David crosses finish line

Crossing the finish line at St. Andrews New Brunswick Half Ironman

Glug! – Plunging in at the deep end

Have you ever hastily committed to something, caught up in the excitement of a great vision or goal, and then realized you have neither the skills nor the time to do it?

My brother, an experienced triathlete, asked if I’d like to join him and friends for a Half ironman in July. Over the last 5 years I had been gradually getting fitter, losing 100 lbs and taking on cycling and running challenges. I loved the idea! I could see myself drinking a beer, celebrating a great event.  My wife and kids loved the idea too and within a moment I parted with a big entrance fee and made travel plans.

Oh S**t what have I done!

“I can’t swim, I’m over 50, I go into panic when my head goes under water, I swallow water like it’s Guinness, I can’t swim half the length of a pool, and the thought of open murky water terrifies me.”

The sobering thoughts hit me like a bolt of lightning and I went into a grieving process.

  • Denial – Surely I can’t have been stupid enough to sign up. Tell me this is a bad dream. I didn’t really sign up for a triathlon with open water swim–that’s not me.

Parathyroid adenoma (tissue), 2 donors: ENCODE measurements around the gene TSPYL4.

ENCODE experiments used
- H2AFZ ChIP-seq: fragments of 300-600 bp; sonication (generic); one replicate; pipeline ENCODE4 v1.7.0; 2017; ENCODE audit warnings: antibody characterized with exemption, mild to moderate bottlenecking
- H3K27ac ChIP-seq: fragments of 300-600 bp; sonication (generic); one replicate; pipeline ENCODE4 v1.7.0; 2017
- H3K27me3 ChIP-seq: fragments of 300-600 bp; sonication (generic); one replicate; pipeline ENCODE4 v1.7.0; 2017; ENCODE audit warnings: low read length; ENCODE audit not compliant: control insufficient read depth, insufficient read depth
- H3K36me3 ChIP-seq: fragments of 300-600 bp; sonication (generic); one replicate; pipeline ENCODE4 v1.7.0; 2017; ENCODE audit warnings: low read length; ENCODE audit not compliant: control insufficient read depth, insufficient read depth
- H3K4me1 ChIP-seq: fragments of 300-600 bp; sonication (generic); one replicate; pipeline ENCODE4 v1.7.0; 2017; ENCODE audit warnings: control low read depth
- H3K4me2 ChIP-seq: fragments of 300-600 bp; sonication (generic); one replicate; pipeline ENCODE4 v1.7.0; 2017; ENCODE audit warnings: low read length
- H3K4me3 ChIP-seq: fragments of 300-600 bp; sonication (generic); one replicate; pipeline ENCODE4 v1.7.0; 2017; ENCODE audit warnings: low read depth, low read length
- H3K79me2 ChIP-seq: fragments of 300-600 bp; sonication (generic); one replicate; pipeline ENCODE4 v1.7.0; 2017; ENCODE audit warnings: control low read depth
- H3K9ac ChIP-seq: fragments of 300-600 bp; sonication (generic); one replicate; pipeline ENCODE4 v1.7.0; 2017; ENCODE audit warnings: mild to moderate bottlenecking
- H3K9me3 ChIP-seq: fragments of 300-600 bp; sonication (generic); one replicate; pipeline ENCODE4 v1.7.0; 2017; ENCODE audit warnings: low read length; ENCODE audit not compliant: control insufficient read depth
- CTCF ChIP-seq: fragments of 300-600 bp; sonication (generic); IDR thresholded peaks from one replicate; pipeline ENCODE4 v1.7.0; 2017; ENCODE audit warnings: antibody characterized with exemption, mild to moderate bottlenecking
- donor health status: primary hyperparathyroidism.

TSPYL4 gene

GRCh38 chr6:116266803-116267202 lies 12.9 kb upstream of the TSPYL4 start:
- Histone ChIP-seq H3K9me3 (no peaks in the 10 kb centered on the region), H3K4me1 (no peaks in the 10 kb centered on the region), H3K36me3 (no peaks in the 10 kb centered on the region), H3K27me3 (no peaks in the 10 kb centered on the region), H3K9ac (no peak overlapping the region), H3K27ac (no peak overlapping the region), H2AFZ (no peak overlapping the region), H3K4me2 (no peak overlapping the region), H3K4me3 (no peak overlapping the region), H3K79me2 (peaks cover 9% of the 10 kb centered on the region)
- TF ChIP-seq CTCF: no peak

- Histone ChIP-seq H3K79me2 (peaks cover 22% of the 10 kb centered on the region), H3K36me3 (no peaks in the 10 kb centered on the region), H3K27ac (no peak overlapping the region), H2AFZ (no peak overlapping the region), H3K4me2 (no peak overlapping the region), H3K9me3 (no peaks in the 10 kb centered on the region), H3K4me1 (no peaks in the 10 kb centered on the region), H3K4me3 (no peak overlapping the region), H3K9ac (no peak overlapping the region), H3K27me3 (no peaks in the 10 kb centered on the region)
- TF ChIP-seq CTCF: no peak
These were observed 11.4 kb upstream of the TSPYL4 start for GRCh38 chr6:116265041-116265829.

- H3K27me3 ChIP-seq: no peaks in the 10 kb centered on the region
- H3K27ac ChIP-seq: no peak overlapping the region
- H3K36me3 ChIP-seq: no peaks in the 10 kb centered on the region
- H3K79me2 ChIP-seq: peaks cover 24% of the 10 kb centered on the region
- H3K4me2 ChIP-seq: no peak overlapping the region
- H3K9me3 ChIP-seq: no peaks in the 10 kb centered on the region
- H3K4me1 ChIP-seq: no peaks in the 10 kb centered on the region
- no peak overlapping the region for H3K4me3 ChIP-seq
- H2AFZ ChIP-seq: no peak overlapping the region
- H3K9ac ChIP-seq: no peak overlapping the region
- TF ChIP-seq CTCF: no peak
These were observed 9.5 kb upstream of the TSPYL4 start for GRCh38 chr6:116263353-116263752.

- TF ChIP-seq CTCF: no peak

• Anger – How could I be this stupid? What possessed me? I have set myself up for failure!
  • Bargaining – Can I switch to a relay? Can someone else do the swim leg? Can I use water wings?
  • Depression – I am going to let everyone down and never challenge myself again.
  • Acceptance – Do the best. It’s going to be an experience and I’ll learn something in the process.

5 P’s of success

I use to be a heavy, unfit guy a few years ago. Slowly but surely I became fitter by challenging myself to do more. I conquered the Manitou incline, my first 5k and my first hike up Pikes Peak to name just a few. July’s half ironman was my biggest challenge yet but I persevered by focusing on these 5 P’s of success:

  • Perspective – Who is going to die if you don’t do the swim? – Are there rescue boats that can help you if you get in trouble?
  • Plan – How are you going to learn to swim? Join the “Y” and my friend can teach you the basics
  • Persistence – Just do it, get yourself in the pool 2-3 times a week. Turning up is half the battle
  • Practice – Even if you can only swim half a length, swim it multiple times, just practice!
  • Patience – Be grateful for small steps.  Don’t be critical and compare against expectations or others. You are unique